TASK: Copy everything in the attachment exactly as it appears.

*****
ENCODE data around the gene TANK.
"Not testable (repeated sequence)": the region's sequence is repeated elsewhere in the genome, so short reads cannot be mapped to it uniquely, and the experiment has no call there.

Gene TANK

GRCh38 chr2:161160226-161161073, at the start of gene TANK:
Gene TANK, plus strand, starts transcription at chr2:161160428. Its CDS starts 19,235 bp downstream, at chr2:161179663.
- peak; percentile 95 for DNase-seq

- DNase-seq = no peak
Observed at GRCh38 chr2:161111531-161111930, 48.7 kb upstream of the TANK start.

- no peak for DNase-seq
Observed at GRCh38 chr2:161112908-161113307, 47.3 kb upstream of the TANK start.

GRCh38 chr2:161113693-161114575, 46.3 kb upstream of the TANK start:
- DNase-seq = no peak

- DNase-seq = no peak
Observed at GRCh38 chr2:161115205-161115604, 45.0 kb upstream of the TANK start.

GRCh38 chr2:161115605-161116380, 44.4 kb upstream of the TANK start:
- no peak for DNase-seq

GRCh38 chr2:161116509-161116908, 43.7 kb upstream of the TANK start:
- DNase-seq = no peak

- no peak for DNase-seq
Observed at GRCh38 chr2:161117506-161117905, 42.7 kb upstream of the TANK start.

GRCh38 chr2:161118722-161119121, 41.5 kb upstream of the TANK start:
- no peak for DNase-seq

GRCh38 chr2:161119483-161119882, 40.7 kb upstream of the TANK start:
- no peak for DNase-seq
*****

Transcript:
ENCODE data around the gene TANK.
"Not testable (repeated sequence)": the region's sequence is repeated elsewhere in the genome, so short reads cannot be mapped to it uniquely, and the experiment has no call there.

Gene TANK

GRCh38 chr2:161160226-161161073, at the start of gene TANK:
Gene TANK, plus strand, starts transcription at chr2:161160428. Its CDS starts 19,235 bp downstream, at chr2:161179663.
- peak; percentile 95 for DNase-seq

- DNase-seq = no peak
Observed at GRCh38 chr2:161111531-161111930, 48.7 kb upstream of the TANK start.

- no peak for DNase-seq
Observed at GRCh38 chr2:161112908-161113307, 47.3 kb upstream of the TANK start.

GRCh38 chr2:161113693-161114575, 46.3 kb upstream of the TANK start:
- DNase-seq = no peak

- DNase-seq = no peak
Observed at GRCh38 chr2:161115205-161115604, 45.0 kb upstream of the TANK start.

GRCh38 chr2:161115605-161116380, 44.4 kb upstream of the TANK start:
- no peak for DNase-seq

GRCh38 chr2:161116509-161116908, 43.7 kb upstream of the TANK start:
- DNase-seq = no peak

- no peak for DNase-seq
Observed at GRCh38 chr2:161117506-161117905, 42.7 kb upstream of the TANK start.

GRCh38 chr2:161118722-161119121, 41.5 kb upstream of the TANK start:
- no peak for DNase-seq

GRCh38 chr2:161119483-161119882, 40.7 kb upstream of the TANK start:
- no peak for DNase-seq